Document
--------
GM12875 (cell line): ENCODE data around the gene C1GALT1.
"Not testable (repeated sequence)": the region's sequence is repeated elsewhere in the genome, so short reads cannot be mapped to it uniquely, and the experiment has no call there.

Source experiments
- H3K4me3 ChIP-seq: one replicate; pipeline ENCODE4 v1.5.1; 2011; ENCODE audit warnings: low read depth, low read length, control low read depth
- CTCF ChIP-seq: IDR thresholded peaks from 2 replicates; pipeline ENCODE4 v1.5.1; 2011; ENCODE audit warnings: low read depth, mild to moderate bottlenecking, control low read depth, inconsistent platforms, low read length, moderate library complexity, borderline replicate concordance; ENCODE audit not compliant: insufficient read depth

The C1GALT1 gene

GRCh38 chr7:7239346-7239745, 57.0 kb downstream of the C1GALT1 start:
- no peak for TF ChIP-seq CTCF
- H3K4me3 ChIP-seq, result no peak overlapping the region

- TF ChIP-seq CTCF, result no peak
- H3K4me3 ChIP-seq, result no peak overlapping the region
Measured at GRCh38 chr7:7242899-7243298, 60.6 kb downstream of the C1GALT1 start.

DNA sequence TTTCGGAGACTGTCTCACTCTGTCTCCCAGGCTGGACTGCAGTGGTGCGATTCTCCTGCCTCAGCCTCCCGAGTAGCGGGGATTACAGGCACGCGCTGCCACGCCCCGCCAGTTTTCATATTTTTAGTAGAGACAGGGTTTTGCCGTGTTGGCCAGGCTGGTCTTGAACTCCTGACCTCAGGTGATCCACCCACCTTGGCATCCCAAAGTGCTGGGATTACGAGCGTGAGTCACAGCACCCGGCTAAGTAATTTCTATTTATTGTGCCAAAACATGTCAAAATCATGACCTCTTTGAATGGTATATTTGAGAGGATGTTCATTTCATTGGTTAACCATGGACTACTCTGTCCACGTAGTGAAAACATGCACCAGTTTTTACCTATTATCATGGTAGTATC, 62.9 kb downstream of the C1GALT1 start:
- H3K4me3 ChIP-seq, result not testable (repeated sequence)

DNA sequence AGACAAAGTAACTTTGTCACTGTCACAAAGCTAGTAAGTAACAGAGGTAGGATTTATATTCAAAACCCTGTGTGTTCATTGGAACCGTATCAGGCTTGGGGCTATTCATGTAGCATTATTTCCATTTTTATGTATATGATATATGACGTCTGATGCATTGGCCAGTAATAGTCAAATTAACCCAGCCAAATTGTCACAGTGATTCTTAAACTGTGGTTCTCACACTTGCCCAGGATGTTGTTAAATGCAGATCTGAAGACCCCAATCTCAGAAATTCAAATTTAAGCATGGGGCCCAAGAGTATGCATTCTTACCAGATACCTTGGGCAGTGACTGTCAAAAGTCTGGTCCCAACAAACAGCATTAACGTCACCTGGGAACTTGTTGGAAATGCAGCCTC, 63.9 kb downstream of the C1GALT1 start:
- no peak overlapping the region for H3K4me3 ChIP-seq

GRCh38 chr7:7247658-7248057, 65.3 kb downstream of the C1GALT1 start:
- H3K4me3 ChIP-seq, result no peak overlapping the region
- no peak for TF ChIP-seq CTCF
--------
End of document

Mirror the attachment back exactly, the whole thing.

GM12875 (cell line): ENCODE data around the gene C1GALT1.
"Not testable (repeated sequence)": the region's sequence is repeated elsewhere in the genome, so short reads cannot be mapped to it uniquely, and the experiment has no call there.

Source experiments
- H3K4me3 ChIP-seq: one replicate; pipeline ENCODE4 v1.5.1; 2011; ENCODE audit warnings: low read depth, low read length, control low read depth
- CTCF ChIP-seq: IDR thresholded peaks from 2 replicates; pipeline ENCODE4 v1.5.1; 2011; ENCODE audit warnings: low read depth, mild to moderate bottlenecking, control low read depth, inconsistent platforms, low read length, moderate library complexity, borderline replicate concordance; ENCODE audit not compliant: insufficient read depth

The C1GALT1 gene

GRCh38 chr7:7239346-7239745, 57.0 kb downstream of the C1GALT1 start:
- no peak for TF ChIP-seq CTCF
- H3K4me3 ChIP-seq, result no peak overlapping the region

- TF ChIP-seq CTCF, result no peak
- H3K4me3 ChIP-seq, result no peak overlapping the region
Measured at GRCh38 chr7:7242899-7243298, 60.6 kb downstream of the C1GALT1 start.

DNA sequence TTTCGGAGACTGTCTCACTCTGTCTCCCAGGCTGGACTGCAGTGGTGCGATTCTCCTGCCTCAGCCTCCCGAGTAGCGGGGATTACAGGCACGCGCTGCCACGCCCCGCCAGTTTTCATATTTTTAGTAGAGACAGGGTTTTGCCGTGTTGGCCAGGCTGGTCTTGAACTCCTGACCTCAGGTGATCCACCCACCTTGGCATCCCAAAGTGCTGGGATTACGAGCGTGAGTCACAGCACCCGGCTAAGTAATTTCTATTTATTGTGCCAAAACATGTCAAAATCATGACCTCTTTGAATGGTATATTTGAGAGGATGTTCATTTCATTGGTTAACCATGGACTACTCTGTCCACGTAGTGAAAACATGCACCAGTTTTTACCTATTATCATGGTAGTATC, 62.9 kb downstream of the C1GALT1 start:
- H3K4me3 ChIP-seq, result not testable (repeated sequence)

DNA sequence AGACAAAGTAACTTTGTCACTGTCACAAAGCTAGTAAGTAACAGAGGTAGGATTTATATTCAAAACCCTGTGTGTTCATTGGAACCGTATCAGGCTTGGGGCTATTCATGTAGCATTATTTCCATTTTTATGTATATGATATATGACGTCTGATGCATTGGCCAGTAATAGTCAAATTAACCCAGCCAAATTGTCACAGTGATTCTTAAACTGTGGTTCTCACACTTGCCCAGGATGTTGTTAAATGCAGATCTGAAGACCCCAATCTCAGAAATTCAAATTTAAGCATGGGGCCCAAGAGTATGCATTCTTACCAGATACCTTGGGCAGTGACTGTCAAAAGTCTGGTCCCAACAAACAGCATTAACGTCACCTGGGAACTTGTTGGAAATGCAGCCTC, 63.9 kb downstream of the C1GALT1 start:
- no peak overlapping the region for H3K4me3 ChIP-seq

GRCh38 chr7:7247658-7248057, 65.3 kb downstream of the C1GALT1 start:
- H3K4me3 ChIP-seq, result no peak overlapping the region
- no peak for TF ChIP-seq CTCF